(Heartland Newsfeed) — The new education funding reform model passed by the General Assembly last week will be a positive paradigm shift in how the state handles and funds its schools, Sen. Dale Righter (R-Mattoon) contended during Senate debate.
“What we have before us today is a dramatic change in our priorities in terms of the flow of public dollars to public institutions that teach our children in elementary and secondary grades,” Righter said. “In terms of what a government can do through the allocation of public dollars, this is an improvement over what we’ve had in the past.”
Senate Bill 1947 is a 500-page product of bipartisan negotiations that replaced SB1 and is meant to provide money to schools across the state equitably via an evidence-based funding model. A hold-harmless clause means schools will receive at least the same amount of money as they did the year prior. State aid will be prioritized to schools that are most in need.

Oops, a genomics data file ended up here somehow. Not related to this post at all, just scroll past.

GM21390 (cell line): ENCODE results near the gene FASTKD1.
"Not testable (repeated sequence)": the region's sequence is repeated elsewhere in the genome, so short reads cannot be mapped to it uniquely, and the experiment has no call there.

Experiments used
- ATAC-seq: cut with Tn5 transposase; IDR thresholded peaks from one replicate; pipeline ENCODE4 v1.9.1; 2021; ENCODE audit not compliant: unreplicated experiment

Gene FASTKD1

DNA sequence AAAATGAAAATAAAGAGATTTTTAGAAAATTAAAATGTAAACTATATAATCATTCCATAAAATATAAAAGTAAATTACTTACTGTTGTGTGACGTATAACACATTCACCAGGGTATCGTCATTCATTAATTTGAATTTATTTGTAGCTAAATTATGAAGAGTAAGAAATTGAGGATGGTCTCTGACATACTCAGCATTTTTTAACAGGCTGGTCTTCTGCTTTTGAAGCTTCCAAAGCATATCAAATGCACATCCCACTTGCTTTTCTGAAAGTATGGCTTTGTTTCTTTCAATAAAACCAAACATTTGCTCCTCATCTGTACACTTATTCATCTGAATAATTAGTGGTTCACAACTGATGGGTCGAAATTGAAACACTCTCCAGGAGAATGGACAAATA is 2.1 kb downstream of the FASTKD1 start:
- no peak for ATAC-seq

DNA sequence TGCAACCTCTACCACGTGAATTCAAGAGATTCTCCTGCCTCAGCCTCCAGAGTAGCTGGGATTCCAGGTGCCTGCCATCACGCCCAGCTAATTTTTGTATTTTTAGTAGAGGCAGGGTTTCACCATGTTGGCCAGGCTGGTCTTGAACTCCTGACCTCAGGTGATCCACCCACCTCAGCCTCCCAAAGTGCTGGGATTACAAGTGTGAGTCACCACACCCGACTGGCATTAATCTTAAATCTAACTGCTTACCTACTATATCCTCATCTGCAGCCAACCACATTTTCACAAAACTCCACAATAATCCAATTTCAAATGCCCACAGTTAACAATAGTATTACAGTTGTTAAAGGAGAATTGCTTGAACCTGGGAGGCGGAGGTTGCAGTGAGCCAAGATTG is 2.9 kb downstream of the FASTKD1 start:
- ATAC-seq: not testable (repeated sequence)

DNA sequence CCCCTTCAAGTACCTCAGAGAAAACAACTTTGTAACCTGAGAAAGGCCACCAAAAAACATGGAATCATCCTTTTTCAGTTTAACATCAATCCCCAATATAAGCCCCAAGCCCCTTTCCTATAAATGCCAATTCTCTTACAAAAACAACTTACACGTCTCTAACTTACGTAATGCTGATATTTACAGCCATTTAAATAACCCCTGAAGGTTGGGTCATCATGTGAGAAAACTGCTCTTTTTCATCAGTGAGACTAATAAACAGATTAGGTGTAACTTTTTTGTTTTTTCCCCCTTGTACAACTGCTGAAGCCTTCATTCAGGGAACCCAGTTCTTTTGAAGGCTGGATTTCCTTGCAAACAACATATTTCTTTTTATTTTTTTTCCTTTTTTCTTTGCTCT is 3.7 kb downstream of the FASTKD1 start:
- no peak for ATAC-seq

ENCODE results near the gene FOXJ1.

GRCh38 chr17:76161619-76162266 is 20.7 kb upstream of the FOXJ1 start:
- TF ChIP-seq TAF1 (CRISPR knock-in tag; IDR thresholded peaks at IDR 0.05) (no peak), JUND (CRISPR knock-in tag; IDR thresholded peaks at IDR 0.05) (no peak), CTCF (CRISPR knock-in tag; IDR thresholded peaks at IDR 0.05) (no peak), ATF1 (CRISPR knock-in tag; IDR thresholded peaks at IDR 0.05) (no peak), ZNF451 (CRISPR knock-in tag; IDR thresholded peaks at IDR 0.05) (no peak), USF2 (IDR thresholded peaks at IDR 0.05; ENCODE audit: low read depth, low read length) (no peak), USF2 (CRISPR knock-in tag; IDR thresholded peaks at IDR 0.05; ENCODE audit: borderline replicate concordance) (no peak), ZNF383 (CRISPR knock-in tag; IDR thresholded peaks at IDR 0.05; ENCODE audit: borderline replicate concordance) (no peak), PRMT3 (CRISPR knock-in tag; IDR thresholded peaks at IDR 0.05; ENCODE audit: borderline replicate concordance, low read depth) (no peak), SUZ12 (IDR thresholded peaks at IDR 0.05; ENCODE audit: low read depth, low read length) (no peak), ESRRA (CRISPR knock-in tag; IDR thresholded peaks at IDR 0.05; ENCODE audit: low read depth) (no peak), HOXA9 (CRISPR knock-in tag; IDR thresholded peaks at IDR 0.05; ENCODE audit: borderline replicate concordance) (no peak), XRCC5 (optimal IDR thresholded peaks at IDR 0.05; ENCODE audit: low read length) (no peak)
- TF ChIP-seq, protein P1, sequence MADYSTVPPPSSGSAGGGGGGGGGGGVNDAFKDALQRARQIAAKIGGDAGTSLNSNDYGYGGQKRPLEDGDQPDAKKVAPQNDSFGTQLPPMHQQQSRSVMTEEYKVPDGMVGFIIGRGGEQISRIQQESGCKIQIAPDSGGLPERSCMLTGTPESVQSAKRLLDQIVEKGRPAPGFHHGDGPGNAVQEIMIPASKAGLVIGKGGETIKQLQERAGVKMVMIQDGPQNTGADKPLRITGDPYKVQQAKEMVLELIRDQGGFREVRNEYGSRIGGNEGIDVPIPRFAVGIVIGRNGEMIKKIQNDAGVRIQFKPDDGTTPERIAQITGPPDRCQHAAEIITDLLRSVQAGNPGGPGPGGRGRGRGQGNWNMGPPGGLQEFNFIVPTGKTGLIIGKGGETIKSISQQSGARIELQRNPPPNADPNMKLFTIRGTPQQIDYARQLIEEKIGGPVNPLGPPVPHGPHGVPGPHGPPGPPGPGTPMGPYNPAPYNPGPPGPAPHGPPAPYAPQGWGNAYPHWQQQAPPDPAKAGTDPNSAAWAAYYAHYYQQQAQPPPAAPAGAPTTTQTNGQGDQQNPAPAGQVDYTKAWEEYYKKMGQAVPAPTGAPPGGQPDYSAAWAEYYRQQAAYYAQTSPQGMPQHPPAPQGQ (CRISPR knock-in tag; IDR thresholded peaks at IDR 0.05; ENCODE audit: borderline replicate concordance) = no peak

Chicago Public Schools (CPS) will also receive roughly $450 million more than expected from previous education proposals, and the bill contains a provision to give $75 million in tax credits to donors to scholarships that help low-income students attend private schools.
Many lawmakers found the $75 million dollars tax credit to be troublesome, with some Democrats asserting that no provisions are in place for transparency with the credits. Others argued that the credits are another tax break for the rich.
Righter took issue with the criticism and lawmakers who pulled their support for fear of a “voucher” program.
“To those of you who want to demonize or criticize this bill or vote no on the bill because we are going to provide some limited avenue for kids who are trapped in failing schools … [the program] is going to give students an avenue to access a reasonable education,” Righter said. “What is not right about that? What is not right about that? All of us stand up and make speeches about education and helping poor families incessantly on this floor. That is exactly what this bill and this program offer.”
SB1947 passed the Senate, 38 to 13, a day after the House approved it, 73 to 34. Gov. Bruce Rauner signed the bill into legislation on Thursday, effectively giving Illinois its first education funding reform in two decades.